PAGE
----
technical and professional employees that the agency
must otherwise hire.

Privatization, as the term is generally used in the
United States, means that while a public agency provides
a particular service, the service is produced and deliv-
ered by a private contractor (Savas 2000). It may result
in the abolition of the agency (at times an intended ideo-
logical goal). Privatization offers all the advantages of
service purchase agreements but holds down labor and
construction costs on a larger scale. It has become com-
monplace in areas like solid waste disposal where there
is an easily identifiable “benchmark” (standard cost and
service comparison with the private sector) and where
public agency costs tend to be higher because of higher
pay and benefits (Kosar 2006; Siegel 1999; O’Looney
1998; Martin 1999).

Franchise agreements often allow businesses to
monopolize a previously public function (e.g., cable TV
and jitneys as a public transit option) within a geogra-
phic area, charge competitive rates for it, and then pay
the appropriate government a fee for the privilege. Cities
encourage franchising because it reduces their own
costs, provides some revenue in return, and results in
continuation of a desirable public service.

Subsidy arrangements enable private businesses
to provide public services funded by either user fees
to clients or cost reimbursement from public agencies.
Examples are emergency medical services provided
by private hospitals and reimbursed by public health
systems, and rent subsidies to enable low-income resi-
dents to live in private apartments as an alternative to
public housing projects.

Vouchers enable individuals to purchase public
goods or services from competing providers on the open

market. For example, educational voucher systems allow
parents to apply a voucher to defray the cost of education
for their children at competing public or private institu-
tions, as an alternative to public school monopolies.

Volunteers contribute services otherwise performed
by paid employees, or not at all. These include commu-
nity crime watch programs in cooperation with local
police departments, classroom teachers’ aides who
provide tutoring and individual assistance in many
public schools, and community residents who volunteer
services as individuals or through churches, and other
nonprofit service agencies. Frequently, such contribu-
tions are required to “leverage” a federal or state grant
of appropriated funds. Though they would probably not
consider themselves volunteers (and still less as public
agency “clients”), prison inmates are often responsible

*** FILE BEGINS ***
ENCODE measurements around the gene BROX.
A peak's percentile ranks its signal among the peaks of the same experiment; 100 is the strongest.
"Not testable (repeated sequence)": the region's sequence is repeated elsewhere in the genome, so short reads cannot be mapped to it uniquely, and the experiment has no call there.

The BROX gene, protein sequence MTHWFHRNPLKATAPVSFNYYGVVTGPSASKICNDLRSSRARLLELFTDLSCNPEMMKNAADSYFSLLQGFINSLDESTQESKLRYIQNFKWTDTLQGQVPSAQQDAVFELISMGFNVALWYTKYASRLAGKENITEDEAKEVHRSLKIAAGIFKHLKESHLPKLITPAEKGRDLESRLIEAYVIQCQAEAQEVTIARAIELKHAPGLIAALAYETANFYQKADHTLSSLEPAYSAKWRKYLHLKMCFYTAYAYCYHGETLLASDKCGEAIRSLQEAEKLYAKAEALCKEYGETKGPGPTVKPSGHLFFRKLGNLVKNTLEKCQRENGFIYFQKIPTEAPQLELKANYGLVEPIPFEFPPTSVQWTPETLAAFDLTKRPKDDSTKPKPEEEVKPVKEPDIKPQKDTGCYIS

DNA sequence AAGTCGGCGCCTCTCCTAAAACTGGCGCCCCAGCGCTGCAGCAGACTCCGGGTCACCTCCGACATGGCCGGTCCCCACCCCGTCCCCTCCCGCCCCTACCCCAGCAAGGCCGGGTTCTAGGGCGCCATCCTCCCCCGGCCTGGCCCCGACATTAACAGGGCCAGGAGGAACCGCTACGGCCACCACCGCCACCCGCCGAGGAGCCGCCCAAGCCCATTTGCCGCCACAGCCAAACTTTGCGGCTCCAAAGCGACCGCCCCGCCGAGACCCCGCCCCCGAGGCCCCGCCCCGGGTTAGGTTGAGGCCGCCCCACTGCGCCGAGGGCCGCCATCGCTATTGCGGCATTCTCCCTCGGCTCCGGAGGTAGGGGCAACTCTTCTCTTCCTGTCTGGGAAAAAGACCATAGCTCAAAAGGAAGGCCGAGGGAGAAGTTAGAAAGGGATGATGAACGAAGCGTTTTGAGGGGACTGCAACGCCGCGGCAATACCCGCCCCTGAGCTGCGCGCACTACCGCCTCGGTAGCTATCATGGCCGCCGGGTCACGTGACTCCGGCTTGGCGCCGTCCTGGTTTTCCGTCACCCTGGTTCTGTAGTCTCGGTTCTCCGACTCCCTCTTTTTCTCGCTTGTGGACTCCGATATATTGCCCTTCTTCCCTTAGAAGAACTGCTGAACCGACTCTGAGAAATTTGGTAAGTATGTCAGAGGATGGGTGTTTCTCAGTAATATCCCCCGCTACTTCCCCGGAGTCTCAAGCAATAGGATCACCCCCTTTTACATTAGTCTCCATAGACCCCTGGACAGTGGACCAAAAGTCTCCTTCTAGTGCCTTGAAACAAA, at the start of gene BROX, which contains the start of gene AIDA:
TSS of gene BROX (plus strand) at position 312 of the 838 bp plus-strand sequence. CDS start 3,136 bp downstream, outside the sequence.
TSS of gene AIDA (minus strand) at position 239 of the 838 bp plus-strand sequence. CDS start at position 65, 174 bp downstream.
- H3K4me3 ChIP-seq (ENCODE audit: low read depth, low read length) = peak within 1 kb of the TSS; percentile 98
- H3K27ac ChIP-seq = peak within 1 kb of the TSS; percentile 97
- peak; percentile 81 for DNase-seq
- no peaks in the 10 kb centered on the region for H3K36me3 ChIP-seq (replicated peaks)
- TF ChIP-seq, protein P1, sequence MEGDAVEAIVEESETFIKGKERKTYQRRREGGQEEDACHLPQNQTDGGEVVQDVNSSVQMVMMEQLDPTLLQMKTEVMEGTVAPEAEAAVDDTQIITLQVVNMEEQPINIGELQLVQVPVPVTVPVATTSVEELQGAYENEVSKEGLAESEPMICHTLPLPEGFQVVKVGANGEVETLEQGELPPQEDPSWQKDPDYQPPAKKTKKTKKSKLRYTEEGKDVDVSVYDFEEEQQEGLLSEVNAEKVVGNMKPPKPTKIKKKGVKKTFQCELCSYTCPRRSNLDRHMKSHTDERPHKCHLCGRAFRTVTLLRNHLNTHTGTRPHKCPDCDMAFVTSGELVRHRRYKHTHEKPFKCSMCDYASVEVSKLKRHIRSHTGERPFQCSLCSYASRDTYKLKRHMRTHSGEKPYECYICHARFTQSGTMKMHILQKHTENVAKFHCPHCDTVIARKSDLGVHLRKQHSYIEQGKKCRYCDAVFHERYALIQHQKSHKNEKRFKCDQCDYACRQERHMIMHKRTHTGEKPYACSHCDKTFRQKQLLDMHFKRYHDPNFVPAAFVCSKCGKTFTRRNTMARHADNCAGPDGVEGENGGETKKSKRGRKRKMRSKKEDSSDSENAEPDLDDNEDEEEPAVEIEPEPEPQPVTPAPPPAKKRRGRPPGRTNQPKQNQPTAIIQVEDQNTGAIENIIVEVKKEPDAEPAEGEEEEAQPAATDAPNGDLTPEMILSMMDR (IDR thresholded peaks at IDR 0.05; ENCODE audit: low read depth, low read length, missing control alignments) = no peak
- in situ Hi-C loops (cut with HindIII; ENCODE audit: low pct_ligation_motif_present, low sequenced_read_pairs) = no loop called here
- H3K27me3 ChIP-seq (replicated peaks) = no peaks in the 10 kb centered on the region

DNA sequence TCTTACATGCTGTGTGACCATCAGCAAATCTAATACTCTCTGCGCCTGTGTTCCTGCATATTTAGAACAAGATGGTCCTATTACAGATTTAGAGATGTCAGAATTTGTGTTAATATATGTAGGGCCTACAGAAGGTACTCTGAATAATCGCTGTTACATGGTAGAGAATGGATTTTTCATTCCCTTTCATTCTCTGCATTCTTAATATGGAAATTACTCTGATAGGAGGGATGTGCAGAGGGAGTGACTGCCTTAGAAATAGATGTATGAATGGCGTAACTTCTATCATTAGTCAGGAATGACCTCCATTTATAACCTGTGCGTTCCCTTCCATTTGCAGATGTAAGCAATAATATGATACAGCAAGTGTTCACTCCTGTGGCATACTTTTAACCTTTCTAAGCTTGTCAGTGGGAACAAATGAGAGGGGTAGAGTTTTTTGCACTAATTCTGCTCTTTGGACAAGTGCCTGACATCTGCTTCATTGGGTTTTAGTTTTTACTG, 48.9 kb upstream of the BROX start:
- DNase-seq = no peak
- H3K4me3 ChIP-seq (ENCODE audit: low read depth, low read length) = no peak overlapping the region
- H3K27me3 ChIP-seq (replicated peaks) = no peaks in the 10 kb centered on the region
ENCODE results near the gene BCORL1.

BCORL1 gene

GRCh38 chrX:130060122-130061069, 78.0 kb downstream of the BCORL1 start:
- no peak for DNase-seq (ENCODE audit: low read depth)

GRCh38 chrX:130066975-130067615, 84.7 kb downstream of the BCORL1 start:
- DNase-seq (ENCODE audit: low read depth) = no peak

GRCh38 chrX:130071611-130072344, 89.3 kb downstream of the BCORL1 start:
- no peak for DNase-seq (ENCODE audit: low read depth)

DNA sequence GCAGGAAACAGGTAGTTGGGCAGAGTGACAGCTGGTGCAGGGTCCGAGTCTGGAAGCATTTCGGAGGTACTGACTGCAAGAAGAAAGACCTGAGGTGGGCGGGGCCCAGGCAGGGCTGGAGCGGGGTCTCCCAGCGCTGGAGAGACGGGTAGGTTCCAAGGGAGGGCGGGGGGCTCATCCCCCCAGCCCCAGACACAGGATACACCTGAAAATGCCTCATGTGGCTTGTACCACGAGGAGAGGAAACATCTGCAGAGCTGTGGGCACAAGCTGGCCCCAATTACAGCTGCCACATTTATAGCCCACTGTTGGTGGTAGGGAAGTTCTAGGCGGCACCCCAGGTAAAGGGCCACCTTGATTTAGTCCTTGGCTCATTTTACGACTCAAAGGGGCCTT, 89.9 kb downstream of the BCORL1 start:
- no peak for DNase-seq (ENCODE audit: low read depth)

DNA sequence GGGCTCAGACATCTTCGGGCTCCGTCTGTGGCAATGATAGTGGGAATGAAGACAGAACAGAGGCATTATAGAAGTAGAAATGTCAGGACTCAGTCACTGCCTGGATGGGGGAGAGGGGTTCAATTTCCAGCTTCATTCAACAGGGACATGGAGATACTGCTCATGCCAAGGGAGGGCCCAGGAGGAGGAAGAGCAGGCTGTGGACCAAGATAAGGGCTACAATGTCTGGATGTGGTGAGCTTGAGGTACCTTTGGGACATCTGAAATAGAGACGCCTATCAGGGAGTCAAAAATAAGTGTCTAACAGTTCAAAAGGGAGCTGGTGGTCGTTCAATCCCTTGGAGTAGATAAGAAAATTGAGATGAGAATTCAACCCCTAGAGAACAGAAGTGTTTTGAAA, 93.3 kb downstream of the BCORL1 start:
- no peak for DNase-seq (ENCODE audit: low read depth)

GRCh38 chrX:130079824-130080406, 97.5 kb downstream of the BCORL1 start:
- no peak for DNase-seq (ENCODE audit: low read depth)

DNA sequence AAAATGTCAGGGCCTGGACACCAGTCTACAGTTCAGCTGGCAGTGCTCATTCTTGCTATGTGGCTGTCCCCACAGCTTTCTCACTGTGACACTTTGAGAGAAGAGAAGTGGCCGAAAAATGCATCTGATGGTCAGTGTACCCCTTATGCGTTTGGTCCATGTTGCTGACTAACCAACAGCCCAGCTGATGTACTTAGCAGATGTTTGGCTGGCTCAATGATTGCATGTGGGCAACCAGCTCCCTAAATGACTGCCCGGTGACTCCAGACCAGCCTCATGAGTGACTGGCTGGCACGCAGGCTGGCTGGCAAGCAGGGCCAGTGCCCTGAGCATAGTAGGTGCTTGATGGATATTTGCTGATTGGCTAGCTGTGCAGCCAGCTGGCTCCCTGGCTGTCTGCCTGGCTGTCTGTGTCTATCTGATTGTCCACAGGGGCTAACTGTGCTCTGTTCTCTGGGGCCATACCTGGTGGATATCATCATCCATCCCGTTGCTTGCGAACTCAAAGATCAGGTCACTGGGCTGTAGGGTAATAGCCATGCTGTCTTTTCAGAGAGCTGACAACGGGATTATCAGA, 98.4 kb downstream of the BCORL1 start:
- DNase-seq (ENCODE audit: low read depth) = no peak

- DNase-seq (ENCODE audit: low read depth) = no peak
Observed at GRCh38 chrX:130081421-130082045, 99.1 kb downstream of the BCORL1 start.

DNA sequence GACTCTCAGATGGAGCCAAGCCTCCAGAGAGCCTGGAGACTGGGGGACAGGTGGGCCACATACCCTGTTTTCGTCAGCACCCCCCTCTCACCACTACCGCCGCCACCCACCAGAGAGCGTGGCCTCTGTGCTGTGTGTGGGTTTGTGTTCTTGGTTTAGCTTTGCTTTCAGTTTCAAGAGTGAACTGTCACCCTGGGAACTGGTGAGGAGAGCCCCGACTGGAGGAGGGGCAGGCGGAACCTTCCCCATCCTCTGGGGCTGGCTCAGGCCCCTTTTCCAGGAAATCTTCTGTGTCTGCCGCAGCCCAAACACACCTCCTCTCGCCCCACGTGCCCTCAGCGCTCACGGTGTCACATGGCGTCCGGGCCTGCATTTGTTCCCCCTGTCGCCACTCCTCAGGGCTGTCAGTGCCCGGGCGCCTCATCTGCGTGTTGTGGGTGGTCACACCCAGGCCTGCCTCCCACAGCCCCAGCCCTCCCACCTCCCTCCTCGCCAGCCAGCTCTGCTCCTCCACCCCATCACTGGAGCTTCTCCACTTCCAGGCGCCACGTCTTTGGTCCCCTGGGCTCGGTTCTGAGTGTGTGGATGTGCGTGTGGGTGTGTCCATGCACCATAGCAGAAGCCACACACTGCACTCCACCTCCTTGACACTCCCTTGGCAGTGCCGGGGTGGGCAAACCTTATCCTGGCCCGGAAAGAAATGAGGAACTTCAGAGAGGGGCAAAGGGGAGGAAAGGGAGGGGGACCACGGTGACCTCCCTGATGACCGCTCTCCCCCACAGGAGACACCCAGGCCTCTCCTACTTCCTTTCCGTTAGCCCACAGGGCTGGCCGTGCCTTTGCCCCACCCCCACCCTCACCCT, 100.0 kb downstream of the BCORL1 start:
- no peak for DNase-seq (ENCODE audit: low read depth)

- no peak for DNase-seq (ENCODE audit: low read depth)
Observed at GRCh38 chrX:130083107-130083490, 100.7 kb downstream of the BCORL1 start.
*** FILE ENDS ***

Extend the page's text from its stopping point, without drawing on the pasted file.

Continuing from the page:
for laundry, food service, and facilities maintenance.

Regulatory and tax incentives encourage the private
sector to perform functions that might otherwise be
performed by public agencies with public funds. These
include the zoning variances for roads, parking, and
waste disposal granted to condominium associations.
In return, the association provides services normally
performed by local government (e.g., security, waste
disposal, and maintenance of common areas).

Nonstandard Work Arrangements
All these alternative mechanisms provide public

services without using public employees and in many
cases without using appropriated funds. Yet even in
those cases where public services continue to be provided
by public employees working in public agencies funded
by appropriations, massive changes have occurred in
employment practices. Chief among these are increased
use of temporary, part-time, and seasonal employment
and increased hiring of exempt employees (those
outside the classified civil service) through employment
contracts. Increasingly, public employers reduce costs
and enhance flexibility by meeting minimal staffing
requirements through career civil service employees
and hiring other employees “at will” into temporary or
part-time positions (Mastracci and Thompson 2005).

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C o m p e t i n g p e r s p e C t i v e s o n p u b l i C p e r s o n n e l a d m i n i s t r a t i o n 7

These temps usually receive lower salaries and benefits
than their career counterparts and are certainly unpro-
tected by due process entitlements or collective bargain-
ing agreements. Alternatively, where commitment and
high skills are required on a temporary basis, employers
may seek to save money or maintain flexibility by using
contract or leased employees in exempt positions.
While contracts may be routinely renewed with mutual
approval, such “employees” may also be discharged at
will in the event of a personality conflict, a change in
managerial objectives, or a budget shortfall. These
professional and technical workers usually receive